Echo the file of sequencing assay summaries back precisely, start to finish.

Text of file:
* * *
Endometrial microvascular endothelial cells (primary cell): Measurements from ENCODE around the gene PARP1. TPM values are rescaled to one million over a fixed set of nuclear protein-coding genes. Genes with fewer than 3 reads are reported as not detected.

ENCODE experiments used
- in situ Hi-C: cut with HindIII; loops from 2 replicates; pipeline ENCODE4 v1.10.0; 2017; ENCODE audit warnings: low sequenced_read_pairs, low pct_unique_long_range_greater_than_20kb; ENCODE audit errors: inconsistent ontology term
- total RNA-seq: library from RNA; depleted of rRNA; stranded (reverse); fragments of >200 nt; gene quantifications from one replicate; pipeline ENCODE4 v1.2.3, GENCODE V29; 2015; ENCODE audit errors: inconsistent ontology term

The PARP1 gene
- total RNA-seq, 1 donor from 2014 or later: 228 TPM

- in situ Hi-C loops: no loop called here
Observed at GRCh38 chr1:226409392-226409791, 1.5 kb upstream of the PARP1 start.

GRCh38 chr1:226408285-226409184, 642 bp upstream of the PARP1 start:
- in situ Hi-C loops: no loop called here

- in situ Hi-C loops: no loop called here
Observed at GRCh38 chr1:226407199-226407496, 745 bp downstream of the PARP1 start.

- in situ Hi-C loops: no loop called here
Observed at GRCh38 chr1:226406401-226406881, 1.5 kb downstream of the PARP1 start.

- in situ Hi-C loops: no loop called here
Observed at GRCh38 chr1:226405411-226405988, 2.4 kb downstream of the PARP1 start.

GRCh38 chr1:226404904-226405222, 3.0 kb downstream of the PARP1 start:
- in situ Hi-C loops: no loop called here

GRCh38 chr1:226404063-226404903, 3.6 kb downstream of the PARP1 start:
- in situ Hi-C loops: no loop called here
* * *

Endometrial microvascular endothelial cells (primary cell): Measurements from ENCODE around the gene PARP1. TPM values are rescaled to one million over a fixed set of nuclear protein-coding genes. Genes with fewer than 3 reads are reported as not detected.

ENCODE experiments used
- in situ Hi-C: cut with HindIII; loops from 2 replicates; pipeline ENCODE4 v1.10.0; 2017; ENCODE audit warnings: low sequenced_read_pairs, low pct_unique_long_range_greater_than_20kb; ENCODE audit errors: inconsistent ontology term
- total RNA-seq: library from RNA; depleted of rRNA; stranded (reverse); fragments of >200 nt; gene quantifications from one replicate; pipeline ENCODE4 v1.2.3, GENCODE V29; 2015; ENCODE audit errors: inconsistent ontology term

The PARP1 gene
- total RNA-seq, 1 donor from 2014 or later: 228 TPM

- in situ Hi-C loops: no loop called here
Observed at GRCh38 chr1:226409392-226409791, 1.5 kb upstream of the PARP1 start.

GRCh38 chr1:226408285-226409184, 642 bp upstream of the PARP1 start:
- in situ Hi-C loops: no loop called here

- in situ Hi-C loops: no loop called here
Observed at GRCh38 chr1:226407199-226407496, 745 bp downstream of the PARP1 start.

- in situ Hi-C loops: no loop called here
Observed at GRCh38 chr1:226406401-226406881, 1.5 kb downstream of the PARP1 start.

- in situ Hi-C loops: no loop called here
Observed at GRCh38 chr1:226405411-226405988, 2.4 kb downstream of the PARP1 start.

GRCh38 chr1:226404904-226405222, 3.0 kb downstream of the PARP1 start:
- in situ Hi-C loops: no loop called here

GRCh38 chr1:226404063-226404903, 3.6 kb downstream of the PARP1 start:
- in situ Hi-C loops: no loop called here